• Relationship struggles are not unique to women, however a 10-year study with over 31,000 observations of gendered behaviour concluded that women are less happy in their long-term relationships (marriage and de facto) than men. Relationship struggles rank as a key problem impacting mental health (HILDA, 2015).
  • Suicide remains a concern for women across the lifespan. While suicide rates are higher for men, women still account for 25% of annual suicide deaths (ABS, 2020).

Older women – ageing populations and mental health

Around 4.2 million of Australia’s population are aged over 65 (as at June 2020) with 53% of them women. As people age their ability to maintain physical, mental and social health can be hindered. Older Australian women may have to deal with stressors such as: social or physical isolation; changes to their bodies and primary health such as injuries and illness; personal loss and grief; and loss of financial independence after working age. Another factor impacting older people are preconceived stigmas and beliefs about mental health. Many older generation Australians may still believe in not sharing personal or private details which can make conversations about mental health challenging. Positively, various studies have shown women thriving beyond the retirement years, many with reduced incidences of issues such as anxiety from earlier life pressures.

Snapshot of issues:

  • Depression for older people due to factors such as illness and personal loss is common (beyondblue). As people require intervention and living assistance, the likelihood of depression increases. Rates of depression for people in residential aged care for example are up to 35% (National Ageing Research Institute, 2009).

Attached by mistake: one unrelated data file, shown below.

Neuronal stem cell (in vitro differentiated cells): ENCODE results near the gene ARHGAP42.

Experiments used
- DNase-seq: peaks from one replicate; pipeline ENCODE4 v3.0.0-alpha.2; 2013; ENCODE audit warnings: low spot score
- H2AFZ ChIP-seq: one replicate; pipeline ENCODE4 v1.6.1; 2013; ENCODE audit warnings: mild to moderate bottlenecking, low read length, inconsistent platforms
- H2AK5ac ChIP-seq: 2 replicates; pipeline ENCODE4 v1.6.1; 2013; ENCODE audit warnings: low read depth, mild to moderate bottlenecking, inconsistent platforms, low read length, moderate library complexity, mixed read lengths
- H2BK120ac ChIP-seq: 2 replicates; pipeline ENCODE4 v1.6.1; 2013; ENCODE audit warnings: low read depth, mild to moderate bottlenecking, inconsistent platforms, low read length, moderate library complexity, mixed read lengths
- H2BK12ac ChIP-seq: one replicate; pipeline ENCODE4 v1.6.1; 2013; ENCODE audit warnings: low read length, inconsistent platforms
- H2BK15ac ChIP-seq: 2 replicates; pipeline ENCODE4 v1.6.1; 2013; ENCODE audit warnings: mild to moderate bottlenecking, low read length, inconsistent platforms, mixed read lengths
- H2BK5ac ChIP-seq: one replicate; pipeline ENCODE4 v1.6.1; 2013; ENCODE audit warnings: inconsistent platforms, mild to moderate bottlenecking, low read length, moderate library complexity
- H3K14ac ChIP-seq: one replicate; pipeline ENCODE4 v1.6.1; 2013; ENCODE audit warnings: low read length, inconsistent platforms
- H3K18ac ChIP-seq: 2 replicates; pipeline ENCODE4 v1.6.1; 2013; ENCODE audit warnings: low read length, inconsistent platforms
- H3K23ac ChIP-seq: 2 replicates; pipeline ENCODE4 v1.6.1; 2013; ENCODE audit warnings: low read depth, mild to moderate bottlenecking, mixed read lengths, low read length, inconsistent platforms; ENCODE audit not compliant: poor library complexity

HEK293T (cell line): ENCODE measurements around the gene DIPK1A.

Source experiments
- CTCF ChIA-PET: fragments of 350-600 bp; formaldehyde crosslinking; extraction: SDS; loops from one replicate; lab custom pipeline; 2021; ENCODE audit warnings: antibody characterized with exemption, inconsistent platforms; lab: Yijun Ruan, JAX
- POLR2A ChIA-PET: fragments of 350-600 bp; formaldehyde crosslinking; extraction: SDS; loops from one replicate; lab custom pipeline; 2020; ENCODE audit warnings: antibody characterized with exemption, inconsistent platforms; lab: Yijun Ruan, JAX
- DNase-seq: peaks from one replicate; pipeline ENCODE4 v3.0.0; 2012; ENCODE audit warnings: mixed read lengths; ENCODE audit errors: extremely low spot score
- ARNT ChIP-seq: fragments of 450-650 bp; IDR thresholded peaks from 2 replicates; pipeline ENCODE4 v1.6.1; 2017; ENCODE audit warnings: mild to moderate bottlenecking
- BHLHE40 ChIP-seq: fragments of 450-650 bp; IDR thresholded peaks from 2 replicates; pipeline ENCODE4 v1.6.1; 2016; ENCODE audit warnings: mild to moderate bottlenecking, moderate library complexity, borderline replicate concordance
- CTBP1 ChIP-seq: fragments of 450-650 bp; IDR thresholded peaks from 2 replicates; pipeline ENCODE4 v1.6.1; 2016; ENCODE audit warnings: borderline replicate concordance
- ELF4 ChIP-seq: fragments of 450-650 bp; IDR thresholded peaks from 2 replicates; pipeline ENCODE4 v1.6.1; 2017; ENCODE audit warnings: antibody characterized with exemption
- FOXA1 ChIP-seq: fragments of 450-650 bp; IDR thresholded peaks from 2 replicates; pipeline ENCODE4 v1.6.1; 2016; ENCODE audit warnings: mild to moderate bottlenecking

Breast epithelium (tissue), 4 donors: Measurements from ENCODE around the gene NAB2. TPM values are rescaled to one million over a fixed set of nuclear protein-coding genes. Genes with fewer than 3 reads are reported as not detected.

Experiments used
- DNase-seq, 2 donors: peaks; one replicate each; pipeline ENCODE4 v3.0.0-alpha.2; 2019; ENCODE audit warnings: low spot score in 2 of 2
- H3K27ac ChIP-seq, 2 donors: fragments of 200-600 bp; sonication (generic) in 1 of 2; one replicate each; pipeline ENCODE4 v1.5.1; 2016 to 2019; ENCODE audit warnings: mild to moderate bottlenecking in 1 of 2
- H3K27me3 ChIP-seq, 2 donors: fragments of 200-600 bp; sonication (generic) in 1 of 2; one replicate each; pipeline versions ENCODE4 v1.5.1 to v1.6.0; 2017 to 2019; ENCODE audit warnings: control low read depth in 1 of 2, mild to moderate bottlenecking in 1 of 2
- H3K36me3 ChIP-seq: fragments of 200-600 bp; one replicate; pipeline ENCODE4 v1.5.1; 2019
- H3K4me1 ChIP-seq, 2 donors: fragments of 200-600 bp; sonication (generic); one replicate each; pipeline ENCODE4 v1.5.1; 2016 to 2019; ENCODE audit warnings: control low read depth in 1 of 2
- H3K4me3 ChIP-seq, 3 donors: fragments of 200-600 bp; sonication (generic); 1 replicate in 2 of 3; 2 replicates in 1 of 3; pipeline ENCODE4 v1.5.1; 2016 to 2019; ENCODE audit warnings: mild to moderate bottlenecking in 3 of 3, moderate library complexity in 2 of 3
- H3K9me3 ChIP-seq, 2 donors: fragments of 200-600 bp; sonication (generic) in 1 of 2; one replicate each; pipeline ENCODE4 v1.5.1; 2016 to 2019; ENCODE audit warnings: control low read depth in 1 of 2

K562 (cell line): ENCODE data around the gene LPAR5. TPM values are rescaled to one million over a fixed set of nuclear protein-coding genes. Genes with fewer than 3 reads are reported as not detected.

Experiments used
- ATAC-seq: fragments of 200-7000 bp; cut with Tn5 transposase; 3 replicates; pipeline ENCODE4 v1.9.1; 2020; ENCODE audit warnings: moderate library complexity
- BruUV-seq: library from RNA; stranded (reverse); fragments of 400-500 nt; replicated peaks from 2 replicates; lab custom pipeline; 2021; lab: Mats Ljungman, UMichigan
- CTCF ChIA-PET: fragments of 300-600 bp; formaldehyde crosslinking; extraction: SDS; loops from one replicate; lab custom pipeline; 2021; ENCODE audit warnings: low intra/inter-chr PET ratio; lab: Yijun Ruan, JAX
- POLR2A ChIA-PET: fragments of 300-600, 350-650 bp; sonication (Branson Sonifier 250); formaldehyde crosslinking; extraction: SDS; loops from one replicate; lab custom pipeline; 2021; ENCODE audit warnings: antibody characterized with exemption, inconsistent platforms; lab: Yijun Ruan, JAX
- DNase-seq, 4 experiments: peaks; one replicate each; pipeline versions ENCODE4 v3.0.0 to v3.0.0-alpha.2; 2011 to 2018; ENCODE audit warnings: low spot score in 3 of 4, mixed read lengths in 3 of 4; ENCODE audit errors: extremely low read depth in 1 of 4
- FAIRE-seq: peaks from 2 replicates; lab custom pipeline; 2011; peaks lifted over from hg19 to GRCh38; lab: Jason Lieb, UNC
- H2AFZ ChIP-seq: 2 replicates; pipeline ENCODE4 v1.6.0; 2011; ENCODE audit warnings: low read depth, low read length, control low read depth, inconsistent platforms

• Adults over the age of 75 are in the age group most likely to experience loneliness (APS & Swinburne University 2018). For older women this can be due to physical and social isolation.
  • Physical and lifestyle factors for elderly women were found to have a large bearing on mental health in a longitudinal study by Monash University. Things such as poor physical activity and nutrition, and previous adverse life events, had impacts well into elder years.
  • Grief and loss is a common reality for older people. They will experience the loss of friends and loved ones. Often this will include a life partner such as a spouse. For women, with an overall longer life expectancy, this can be a more common and lengthy occurrence.
  • International studies have found that many older people fear loss of independence more than death. Worries about staying in their homes, self-care and moving into aged care facilities can cause distress.
  • Various studies have demonstrated that women often experience significant disadvantage from financial stress in retirement age due to a lack of superannuation and other income.

How can we support women of all ages?

There are things that everyone can do to support the girls and women in their homes, schools, workplaces and social circles.